1. DEVICES FOR GENOME ANALYSIS
a. Nanopore for rapid sequencing of nucleic acids. Development of a device that can sequence single molecules of nucleic acid, DNA or RNA, at a rate of million bases per second by electrophoresis of the charged polymers through a solid-state nanopore channel of molecular dimensions is the subject under investigation. Pores with a diameter only slightly larger than that of DNA (~2nm) can be used in the detection and discrimination of single molecules of nucleic acid. Nanopore sensor will be made to enable sequencing DNA at a much faster rate than presently possible without the need for extensive sample preparation procedures, such as enzymatic amplification and labeling reactions. It will analyze electronic properties of individual subunits of DNA or RNA, to obtain linear composition of each genetic polymer molecule. The tremendous payoffs of such a nanopore sensor are twofold. Firstly, the complete DNA sequence information underlying the biodiversity of planet Earth will be within reach, thus enabling a complete understanding of the molecular basis of life. Secondly, such a sensor would enable the detection of life on other planets.
b. Application-specific high-density oligonucleotide arrays for detection of nucleic acids.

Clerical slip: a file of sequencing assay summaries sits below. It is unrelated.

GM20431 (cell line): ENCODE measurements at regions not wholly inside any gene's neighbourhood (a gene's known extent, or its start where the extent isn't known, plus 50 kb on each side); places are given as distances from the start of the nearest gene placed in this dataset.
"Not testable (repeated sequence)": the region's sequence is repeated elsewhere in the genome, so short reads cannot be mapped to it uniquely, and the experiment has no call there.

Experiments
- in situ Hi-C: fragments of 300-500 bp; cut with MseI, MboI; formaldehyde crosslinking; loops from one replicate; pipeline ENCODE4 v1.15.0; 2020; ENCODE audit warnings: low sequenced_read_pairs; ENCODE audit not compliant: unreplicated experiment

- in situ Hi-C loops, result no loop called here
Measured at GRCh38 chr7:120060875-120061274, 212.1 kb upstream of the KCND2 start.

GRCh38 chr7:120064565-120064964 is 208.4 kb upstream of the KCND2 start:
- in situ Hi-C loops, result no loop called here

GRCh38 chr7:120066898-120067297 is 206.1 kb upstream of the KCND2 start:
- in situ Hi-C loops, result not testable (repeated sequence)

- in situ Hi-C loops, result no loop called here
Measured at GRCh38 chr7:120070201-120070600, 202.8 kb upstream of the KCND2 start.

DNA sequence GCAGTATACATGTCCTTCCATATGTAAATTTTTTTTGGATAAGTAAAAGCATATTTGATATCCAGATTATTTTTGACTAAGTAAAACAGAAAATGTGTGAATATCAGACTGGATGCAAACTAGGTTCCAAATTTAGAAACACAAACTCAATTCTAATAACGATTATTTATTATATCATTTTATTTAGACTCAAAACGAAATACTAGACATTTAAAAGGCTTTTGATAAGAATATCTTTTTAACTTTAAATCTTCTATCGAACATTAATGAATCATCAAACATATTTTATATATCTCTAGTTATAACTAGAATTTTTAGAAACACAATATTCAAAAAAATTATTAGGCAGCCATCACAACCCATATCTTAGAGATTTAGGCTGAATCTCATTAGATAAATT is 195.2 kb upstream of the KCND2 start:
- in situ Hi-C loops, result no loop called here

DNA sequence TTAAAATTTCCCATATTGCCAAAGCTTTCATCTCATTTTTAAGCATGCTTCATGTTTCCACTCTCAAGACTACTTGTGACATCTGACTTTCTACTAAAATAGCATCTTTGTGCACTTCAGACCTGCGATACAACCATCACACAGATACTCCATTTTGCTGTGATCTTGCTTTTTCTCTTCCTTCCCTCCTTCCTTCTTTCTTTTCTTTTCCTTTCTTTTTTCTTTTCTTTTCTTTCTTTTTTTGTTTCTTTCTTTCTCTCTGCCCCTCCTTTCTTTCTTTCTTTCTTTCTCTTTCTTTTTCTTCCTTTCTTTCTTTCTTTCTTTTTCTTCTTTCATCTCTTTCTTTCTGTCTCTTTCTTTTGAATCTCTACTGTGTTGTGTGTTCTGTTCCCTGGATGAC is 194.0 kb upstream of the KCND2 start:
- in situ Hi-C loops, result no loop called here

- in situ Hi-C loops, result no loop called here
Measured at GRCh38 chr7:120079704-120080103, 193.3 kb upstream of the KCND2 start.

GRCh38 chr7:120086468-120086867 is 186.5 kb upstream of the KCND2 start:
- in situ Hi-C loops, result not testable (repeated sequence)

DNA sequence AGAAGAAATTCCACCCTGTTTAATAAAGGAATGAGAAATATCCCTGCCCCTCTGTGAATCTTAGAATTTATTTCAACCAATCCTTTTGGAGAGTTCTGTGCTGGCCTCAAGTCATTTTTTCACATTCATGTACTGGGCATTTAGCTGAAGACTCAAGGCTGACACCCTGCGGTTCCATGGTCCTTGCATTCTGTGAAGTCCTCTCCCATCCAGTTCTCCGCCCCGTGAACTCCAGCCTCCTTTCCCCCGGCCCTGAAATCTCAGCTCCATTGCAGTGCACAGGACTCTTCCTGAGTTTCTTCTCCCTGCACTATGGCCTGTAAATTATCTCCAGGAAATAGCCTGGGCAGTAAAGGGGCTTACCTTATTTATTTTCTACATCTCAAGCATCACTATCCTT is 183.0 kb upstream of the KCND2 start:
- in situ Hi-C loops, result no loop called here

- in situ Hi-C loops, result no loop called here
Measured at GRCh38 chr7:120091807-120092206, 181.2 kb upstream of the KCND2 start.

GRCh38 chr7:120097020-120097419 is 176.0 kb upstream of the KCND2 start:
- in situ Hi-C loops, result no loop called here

This work is being done in collaboration with research collaborators at Yale University and commercial partners. This work is largely computational but also includes experimental verification of the array design and use of the arrays for functional genomics, such as mapping of genes in the human genome and in model organisms (see bellow).
2. FUNCTIONAL GENOMICS
a. Functional Genomics.
The association of specific phenotype (such as disease) with variation in DNA sequence is the goal of modern molecular biology. Development of high-density oligonucleotide arrays for probing complex genomes by detection of simple nucleotide variations is the broad subject under investigation.
b. Natural products for genome-wide analysis of yeast Saccharomyces cerevisiae.
A systematic high-density DNA-chip based method called quantitative phenotypic analysis is used to investigate the biological functions of all genes in yeast Saccharomyces cerevisiae. Yeast is used as a model system because it is one of the most genetically and genomically tractable organisms and because it has proven itself a model for the study of human physiology and genetics. Whole-genome studies employing the complete set of yeast deletion strains will address the question not only of assigning function to genes, but also that of elucidating pathways. This work can identify individual gene products that function in any biological function of the yeast cell. The fidelity of protein and RNA biosynthesis as a means of gene function regulation is the broad subject under investigation. The aim is to identify functions of all yeast genes under any growth condition, identify gene targets of natural products synthesized by yeast, and identify natural products from plants and microorganisms that alter functions of yeast gene products. This includes protein- and RNA-coding genes.